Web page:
With her BFA in Theatre in tow, Tonya Anderson moved to New York City in the 90s to build a career in the performing arts.

Acting, singing, and dancing, Tonya’s agility on stage landed her roles in regional productions like Big River, Once on this Island, and the European tour of Hair! The American Tribal Love Rock Musical.

Auditions, workshops and staged readings were her whole world as she embraced thespian lifestyle and started to build a network among peers. “It was hard work and also the most magical time in my life.”

In between gigs, like many of her fellow players, Tonya worked temporary jobs at call centers, newspapers, and law firms.

It was in 2001 that Tonya squeezed in time between her paper routes for New York Press to crash Mamma Mia’s equity call. “I sang 16 bars of music, got a callback, and two weeks later I was cast in the Broadway production. It was unheard of for a non-equity performer.”

The show debuted that October and she performed in it for two years, followed by a run with its national tour.

For most of her career, there was a sharp dichotomy between her experience in theater and those of her corporate temp jobs.

On stage, Tonya was in spotlight, but as a temp, even if she was sitting at the front desk, she often felt invisible.

In February 2012, Tonya was hired as a receptionist temp at AlixPartners, where things felt different.

“At AlixPartners, people actually came up to me and got to know me. And they’d remember me the next day.”

Tonya was moved by the inviting culture at the firm. “I finally felt included, and I thought, maybe I could have a career here.”

When a full-time role became available on the administrative team, she decided to make a career pivot. 12 years later, she remains a vital member of that team.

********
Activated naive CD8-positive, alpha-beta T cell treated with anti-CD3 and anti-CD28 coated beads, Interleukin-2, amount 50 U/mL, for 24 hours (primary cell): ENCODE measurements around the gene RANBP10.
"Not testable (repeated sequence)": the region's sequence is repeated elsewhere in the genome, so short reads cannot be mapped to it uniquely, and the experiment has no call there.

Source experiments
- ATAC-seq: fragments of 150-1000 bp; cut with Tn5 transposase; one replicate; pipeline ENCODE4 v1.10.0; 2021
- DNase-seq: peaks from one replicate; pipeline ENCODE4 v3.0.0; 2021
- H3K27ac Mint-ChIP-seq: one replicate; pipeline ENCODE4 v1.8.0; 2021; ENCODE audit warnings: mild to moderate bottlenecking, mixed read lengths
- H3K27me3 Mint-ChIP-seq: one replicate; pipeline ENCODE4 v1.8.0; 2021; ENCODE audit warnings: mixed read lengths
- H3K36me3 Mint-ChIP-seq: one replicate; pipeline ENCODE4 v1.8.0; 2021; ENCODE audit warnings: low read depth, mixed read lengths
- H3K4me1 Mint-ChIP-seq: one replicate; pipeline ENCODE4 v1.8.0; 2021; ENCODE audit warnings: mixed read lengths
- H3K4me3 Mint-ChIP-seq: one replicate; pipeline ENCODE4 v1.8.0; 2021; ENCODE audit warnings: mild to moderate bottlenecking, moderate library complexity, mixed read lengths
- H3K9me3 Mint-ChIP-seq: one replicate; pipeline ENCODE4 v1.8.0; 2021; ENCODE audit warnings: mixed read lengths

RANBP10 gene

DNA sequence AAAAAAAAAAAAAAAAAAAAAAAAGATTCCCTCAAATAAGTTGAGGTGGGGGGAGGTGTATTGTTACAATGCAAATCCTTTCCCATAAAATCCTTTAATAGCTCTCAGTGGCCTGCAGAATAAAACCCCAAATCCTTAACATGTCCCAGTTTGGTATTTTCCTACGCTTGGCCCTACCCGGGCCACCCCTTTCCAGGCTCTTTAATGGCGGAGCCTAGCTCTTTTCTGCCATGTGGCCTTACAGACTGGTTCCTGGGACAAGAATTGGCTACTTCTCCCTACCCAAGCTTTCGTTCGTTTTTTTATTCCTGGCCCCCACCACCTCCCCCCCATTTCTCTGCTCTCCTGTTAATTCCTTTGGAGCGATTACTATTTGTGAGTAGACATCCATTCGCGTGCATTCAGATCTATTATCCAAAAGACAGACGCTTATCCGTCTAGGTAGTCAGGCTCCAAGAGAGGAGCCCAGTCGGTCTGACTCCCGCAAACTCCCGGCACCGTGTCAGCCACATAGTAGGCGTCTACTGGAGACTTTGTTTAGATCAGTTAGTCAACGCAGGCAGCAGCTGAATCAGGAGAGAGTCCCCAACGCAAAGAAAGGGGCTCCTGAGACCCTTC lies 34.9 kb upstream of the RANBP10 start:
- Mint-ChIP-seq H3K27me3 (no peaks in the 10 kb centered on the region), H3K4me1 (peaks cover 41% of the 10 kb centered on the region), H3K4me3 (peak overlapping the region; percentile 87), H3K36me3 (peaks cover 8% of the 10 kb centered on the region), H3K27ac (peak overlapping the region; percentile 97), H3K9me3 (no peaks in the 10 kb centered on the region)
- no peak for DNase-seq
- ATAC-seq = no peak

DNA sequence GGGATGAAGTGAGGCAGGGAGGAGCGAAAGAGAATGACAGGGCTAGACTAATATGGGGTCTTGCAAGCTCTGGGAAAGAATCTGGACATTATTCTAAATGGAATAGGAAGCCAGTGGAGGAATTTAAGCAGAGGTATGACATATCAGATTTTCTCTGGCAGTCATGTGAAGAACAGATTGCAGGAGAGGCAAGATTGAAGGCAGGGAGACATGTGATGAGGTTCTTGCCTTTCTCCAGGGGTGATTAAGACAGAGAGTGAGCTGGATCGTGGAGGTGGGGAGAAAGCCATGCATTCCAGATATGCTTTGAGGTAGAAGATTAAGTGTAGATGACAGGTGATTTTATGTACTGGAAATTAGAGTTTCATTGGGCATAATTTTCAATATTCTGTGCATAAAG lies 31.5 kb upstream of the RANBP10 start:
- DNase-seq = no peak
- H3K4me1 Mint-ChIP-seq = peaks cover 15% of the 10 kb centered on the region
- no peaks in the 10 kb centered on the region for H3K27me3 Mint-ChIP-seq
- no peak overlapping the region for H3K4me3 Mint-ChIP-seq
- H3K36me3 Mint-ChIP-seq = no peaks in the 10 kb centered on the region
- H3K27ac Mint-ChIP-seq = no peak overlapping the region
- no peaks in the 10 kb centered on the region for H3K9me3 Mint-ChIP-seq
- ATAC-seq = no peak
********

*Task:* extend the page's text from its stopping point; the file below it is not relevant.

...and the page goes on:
Today, she still feels that sense of inclusion, which was further driven by the introduction of employee resource groups in 2016.

Tonya is a member of the AlixPartners Black Professionals Network (BPN), which helps her connect with fellow Black colleagues and allies. The group was especially valuable to her through times of heightened stress like the pandemic, during which she connected with a BPN “buddy” in Dallas. 

“Members of BPN support each other wholly. We’re equally focused on our members’ careers and personal lives.” 

This U.S. Black History Month, BPN is celebrating African Americans in the arts, including individuals at the firm like Tonya who contribute their talents in more ways than one.

While her time acting solidified a lifelong love for performing arts, it also raised her appreciation for the collective operating power it takes to make things happen. An actor must keep the story alive, respond and move forward even if things don’t go as planned.

“In theater, everyone has a role, and you must trust they’ll show up and execute. At AlixPartners, that’s happening too—everyone is accountable for bringing their best to the table and working together to get the job done with confidence.”

That mindset helps her connect with the consultants she supports.

“Our teams travel, showing up for their clients, and adapting to all sorts of variables until they accomplish success. That is life on the road. I know about that.”

And like a theater production’s company manager, no matter what happens, Tonya excels at keeping things on track behind the scenes.

“There is so much to putting on a show that most don’t even see. That’s why I know the serious value that accountable, effective admins bring to those they support. It’s empowering.”

Life at AlixPartnersExplore roles on Tonya's team